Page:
The Real Reason Phil Collins Quit Genesis

The news that Phil Collins was leaving Genesis was presented with levity. "Genesis ... are currently seeking a vocalist," read the group's statement (via Genesis News). "For the past 20 years, drummer Phil Collins has been temping as a singer, to great acclaim. Now however he has decided to move on in order to concentrate on his solo projects." To call Collins "acclaimed" in 1996 might have been a stretch. While the singer and the band were ubiquitous on the radio in the 1980s and '90s, he became so associated with inoffensive pop ballads that an army of vocal critics made it a habit of pillorying him as the embodiment of "consumerist vapidity," as The New York Times put it. Others blamed him for the transformation of Genesis from a more interesting conceptual band to a simplistic pop sound after Peter Gabriel left.

Such comments linger to this day, and Collins, who has admitted to feeling overexposed at the height of his fame, later felt the sting of being a media whipping boy. But the tide of opinion on him had just started to turn by 1995, and the move into solo projects wasn't necessarily a bold new direction. After all, he had been juggling his work as an individual with Genesis throughout the 1980s. One of his greatest hits, "In The Air Tonight," came off his first solo album, "Face Value." A few years before the split was announced, Collins' album "Both Sides" didn't do as well, and one might have expected him to take refuge in the stability of a band. But he was more than ready to go his own way.

A solo album during his Genesis years made Collins think it was time to move on

A persistent story holds that Phil Collins left Genesis because of his hatred for a single song: "Burning Rope." The source for this claim is an interview Collins gave to Modern Drummer in 1997. There, he did complain that he felt "Burning Rope was "a period piece. It doesn't make it in the 20th century. I know there are people who like this music, but I just couldn't get up on stage and play or sing this kind of material anymore." He also said that it was "[songs] like [that] that made me leave Genesis." But he never claimed to hate "Burning Rope," and the timeline is a little awkward for anyone wanting to pin his departure on the song — it was released in 1978, almost 20 years before he actually left Genesis.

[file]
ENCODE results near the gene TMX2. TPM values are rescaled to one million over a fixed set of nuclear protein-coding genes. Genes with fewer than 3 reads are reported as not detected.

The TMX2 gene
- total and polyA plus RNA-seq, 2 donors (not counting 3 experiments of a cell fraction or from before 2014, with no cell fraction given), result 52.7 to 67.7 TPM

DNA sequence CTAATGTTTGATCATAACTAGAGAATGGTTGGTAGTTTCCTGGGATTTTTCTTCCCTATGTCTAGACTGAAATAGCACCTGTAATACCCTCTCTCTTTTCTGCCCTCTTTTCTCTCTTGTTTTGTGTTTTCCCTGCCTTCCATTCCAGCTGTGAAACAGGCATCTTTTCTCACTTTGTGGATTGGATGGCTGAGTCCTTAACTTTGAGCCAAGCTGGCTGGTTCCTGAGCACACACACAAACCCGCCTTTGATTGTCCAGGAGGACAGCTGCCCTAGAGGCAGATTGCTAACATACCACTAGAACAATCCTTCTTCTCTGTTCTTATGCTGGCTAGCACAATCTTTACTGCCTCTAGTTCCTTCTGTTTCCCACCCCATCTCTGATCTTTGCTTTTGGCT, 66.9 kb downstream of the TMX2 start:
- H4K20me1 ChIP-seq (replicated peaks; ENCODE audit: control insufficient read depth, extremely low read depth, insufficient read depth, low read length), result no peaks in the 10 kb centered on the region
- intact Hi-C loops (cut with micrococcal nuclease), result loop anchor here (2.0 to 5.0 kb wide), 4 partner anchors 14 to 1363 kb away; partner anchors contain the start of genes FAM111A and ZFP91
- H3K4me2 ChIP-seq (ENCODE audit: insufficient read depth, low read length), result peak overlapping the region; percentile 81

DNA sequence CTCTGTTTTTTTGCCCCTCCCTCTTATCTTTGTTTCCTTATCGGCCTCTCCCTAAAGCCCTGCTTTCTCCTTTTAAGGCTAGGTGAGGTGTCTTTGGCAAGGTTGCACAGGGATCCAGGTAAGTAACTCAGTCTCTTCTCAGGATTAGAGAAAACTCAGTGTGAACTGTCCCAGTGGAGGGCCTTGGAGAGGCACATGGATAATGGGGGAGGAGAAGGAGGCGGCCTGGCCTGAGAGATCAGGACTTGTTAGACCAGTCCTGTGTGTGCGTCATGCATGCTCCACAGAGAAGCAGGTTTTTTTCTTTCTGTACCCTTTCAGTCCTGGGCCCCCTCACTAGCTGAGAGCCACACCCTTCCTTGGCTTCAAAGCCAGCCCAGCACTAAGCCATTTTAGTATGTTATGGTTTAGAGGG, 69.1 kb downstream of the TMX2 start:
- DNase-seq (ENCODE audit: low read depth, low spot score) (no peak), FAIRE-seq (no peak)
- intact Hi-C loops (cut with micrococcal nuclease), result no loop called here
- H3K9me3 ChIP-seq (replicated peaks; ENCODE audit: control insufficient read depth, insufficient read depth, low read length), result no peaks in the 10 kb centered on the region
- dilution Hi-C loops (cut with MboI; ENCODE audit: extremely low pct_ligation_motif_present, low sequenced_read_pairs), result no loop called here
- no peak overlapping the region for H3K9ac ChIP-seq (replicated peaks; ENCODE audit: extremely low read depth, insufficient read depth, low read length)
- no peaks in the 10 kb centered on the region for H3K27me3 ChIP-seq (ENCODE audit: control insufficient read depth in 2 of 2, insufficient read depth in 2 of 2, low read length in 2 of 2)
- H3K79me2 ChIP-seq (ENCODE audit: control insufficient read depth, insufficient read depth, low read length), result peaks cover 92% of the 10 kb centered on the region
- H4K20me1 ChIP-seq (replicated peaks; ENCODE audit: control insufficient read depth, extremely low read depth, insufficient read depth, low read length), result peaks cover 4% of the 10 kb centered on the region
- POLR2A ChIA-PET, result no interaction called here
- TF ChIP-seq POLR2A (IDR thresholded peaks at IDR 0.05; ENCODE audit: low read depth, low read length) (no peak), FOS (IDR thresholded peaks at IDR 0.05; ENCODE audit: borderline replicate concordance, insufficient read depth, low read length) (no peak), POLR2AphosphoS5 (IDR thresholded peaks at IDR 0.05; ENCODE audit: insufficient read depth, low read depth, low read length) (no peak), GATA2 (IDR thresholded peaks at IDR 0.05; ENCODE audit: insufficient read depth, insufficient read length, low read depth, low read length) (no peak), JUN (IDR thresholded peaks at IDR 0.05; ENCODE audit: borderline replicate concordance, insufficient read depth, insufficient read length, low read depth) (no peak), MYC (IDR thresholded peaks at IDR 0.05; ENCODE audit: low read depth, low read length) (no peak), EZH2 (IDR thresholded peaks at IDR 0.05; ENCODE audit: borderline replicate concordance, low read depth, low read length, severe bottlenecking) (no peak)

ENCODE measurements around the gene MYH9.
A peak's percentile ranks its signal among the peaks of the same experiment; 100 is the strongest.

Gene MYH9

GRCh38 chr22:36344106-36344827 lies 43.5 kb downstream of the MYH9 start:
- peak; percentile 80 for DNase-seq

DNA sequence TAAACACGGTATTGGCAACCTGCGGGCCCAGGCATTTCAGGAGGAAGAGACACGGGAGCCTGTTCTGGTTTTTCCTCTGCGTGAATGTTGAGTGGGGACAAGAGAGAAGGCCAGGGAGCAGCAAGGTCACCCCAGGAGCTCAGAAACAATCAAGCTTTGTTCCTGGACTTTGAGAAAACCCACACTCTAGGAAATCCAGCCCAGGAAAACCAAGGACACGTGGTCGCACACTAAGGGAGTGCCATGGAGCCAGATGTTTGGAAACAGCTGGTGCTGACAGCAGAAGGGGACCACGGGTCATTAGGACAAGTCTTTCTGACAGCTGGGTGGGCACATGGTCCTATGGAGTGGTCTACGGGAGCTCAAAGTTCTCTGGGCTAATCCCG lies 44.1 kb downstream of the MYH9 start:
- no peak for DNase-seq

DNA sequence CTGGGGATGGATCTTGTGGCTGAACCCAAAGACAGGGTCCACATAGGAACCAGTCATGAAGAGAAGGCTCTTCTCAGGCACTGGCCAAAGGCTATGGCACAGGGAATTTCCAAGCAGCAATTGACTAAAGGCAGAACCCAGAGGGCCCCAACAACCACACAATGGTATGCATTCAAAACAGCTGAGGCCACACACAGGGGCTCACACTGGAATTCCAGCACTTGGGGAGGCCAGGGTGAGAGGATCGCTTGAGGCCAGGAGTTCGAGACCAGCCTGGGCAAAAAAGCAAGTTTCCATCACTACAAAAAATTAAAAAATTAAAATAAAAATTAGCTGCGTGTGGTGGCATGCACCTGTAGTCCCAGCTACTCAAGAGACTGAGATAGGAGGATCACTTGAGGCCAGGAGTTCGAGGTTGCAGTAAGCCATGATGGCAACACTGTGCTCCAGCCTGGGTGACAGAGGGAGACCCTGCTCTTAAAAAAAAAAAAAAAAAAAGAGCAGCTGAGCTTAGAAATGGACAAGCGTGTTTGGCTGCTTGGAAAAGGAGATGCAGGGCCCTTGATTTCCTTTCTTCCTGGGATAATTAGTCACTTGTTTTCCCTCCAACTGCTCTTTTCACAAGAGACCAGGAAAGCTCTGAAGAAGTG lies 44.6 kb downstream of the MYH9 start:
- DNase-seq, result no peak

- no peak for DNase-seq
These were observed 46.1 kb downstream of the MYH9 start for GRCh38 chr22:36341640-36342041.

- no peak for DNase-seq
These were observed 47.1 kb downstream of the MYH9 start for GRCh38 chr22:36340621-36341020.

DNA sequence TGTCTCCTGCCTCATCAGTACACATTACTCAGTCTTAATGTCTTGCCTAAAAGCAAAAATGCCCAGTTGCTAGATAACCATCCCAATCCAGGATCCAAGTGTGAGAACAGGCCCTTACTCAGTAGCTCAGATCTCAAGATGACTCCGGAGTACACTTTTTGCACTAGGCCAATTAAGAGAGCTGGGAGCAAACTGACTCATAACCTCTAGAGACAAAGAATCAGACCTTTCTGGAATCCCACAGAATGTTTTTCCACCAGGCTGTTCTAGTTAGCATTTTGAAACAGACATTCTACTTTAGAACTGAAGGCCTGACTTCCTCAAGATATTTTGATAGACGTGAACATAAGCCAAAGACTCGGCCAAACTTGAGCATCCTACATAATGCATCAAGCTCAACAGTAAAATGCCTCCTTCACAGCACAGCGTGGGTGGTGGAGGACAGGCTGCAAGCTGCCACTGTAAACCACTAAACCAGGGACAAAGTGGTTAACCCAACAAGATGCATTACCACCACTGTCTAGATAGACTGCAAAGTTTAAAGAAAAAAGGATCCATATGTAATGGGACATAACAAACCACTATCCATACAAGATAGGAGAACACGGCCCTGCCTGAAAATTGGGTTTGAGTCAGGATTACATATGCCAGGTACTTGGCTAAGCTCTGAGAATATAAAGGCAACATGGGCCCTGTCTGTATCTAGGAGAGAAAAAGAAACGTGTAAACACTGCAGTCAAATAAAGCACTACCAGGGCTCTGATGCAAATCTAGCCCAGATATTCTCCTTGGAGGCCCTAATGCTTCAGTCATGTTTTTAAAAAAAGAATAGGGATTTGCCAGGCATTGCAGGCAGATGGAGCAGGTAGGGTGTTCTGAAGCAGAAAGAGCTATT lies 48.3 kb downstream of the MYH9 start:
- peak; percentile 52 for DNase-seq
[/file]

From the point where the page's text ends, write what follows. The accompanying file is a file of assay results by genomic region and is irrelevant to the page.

The drummer gave more full explanation for why he left the group to The Baltimore Sun — and he brought up his solo album "Both Sides," not any Genesis song, as a contributing factor. That album may not have spawned any hit singles and faced mixed reviews on first release (its reputation has improved since), but Collins was proud of it. "I felt that I'd arrived at a place, musically speaking, that really was the most fulfilling for me," he said, and he was at an age where he no longer wanted to deal with the creative compromises that came with being in a band.

The break-up with Genesis was amicable

It was a long time from when Phil Collins first felt it was time for him to go his own way when he finally left Genesis. Despite his desire to leave, he still enjoyed working with bandmates Tony Banks and Mike Rutherford, and he knew the split would be hard to go through. Before he told them his plans, he told the band's manager, Tony Smith. "He said, 'Well, listen. We don't have to make any decisions yet,'" Collins told The Baltimore Sun. Though Collins had been sure of what he wanted to do for over a month, Smith advised him to wait a full year before making any hard decisions.

When Banks and Rutherford started talking about doing another album, however, there was no avoiding the issue. According to Collins, the split was an amicable one when it came. "Mike said, 'You want to leave. We understand. You want to do something else. It's cool. It could be me, could be Tony,'" he told the Sun. "And Tony said, 'Well, this is a sad day. But I understand.'" Collins would later say that he was glad to see Genesis carry on without him, as he never wanted his departure to mean the end of the band.

The lighthearted tone of the band's announcement was designed to soften the blow for fans. Collins had another album out within a year, "Dance Into the Light," and Genesis put out "Calling All Stations" with Ray Wilson on vocals in 1997.